The Organ Mountains form the rugged backdrop to Las Cruces, New Mexico’s second-largest city. In those mountains are hundreds of thousands of acres of desert grasslands, sky island mountain peaks, canyons, arroyos, historic features from both Native Americans and early Spanish settlers, and an abundance of plant and animal diversity. In fact, the mountain range is the most botanically diverse in the state, home to a rich assortment of ferns, lichens, mosses, and several plant species that exist nowhere else in the world. Mountain lions, javelina, mule deer, quail, and countless other animals call this area home.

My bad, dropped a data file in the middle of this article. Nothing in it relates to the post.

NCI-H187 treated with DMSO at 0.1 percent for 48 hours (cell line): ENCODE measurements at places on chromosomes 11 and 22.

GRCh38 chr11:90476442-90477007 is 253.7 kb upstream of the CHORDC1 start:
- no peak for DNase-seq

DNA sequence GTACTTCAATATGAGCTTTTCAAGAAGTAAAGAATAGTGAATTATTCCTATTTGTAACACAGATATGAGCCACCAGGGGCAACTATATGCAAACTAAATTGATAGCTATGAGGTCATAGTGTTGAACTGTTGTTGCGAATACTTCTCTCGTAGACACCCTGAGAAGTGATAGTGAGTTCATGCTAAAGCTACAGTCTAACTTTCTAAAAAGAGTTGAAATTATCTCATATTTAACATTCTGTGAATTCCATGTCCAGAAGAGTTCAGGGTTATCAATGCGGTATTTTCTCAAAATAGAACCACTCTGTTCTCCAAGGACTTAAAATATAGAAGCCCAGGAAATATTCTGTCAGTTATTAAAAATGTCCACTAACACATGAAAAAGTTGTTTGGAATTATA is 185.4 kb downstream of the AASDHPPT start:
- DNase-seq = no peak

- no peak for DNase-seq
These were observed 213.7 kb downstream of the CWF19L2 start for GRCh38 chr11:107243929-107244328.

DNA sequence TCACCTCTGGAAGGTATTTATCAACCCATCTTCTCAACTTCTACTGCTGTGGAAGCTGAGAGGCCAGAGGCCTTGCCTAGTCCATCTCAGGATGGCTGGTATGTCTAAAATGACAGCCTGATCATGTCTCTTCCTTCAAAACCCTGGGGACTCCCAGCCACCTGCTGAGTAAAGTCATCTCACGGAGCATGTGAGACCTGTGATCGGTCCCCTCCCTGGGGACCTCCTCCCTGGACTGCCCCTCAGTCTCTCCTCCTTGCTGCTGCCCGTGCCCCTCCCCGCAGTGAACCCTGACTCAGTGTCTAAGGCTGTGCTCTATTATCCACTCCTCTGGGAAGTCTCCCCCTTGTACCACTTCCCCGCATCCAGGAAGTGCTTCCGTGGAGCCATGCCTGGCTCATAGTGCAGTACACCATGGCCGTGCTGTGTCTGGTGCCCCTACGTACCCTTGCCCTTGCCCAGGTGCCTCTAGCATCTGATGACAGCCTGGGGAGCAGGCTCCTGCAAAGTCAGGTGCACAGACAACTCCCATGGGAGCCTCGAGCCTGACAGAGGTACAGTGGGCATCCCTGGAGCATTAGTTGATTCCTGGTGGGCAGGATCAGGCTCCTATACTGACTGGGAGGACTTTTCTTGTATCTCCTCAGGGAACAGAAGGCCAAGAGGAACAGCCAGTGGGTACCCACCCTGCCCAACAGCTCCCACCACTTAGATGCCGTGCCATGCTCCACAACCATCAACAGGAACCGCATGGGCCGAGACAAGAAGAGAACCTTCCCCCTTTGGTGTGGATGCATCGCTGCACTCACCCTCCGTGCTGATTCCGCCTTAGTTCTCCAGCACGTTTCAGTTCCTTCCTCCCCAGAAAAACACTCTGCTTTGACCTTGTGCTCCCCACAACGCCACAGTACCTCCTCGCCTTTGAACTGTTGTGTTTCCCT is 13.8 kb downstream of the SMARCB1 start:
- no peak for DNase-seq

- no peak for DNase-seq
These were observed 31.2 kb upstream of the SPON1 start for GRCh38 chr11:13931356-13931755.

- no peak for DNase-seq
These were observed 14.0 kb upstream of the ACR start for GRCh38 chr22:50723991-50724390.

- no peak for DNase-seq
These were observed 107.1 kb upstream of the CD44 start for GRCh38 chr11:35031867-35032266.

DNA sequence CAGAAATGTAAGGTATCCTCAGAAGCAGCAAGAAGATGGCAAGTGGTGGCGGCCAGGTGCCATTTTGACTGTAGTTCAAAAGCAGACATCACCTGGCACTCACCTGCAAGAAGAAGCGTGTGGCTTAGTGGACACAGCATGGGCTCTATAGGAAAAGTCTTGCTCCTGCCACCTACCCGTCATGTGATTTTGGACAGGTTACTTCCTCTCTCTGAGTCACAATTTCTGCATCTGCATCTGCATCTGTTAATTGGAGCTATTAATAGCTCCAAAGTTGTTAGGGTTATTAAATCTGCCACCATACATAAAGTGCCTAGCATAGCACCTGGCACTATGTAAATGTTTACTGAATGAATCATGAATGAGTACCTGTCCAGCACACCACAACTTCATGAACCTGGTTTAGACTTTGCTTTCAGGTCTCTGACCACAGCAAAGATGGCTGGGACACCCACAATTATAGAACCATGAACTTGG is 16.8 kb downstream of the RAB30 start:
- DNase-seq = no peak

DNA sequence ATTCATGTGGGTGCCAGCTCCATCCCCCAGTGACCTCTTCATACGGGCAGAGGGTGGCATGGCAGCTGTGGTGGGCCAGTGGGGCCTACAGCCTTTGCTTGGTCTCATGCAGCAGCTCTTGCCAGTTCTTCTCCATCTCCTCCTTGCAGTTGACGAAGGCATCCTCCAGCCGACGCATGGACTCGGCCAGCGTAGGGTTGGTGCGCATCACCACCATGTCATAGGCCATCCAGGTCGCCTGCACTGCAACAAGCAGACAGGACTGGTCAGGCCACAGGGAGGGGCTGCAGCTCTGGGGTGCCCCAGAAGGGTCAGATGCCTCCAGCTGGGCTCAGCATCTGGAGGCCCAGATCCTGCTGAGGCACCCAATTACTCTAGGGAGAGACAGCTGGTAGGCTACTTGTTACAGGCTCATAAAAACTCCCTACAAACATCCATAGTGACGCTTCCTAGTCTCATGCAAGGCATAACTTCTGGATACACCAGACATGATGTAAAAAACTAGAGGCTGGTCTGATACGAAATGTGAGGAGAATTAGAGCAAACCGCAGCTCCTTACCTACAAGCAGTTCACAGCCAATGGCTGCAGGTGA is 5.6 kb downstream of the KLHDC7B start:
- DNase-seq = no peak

Unfortunately, these one-of-a-kind lands are facing a variety of threats. Las Cruces and the surrounding regions is one of the most rapidly expanding areas of New Mexico and along with that growth comes the resulting urban sprawl. As the population has grown, destructive off-road vehicle use has also risen dramatically. And very recently, proposals have multiplied for destructive energy development and rare earth mineral mining. However, a significant portion of this area can still be saved through a National Monument designation.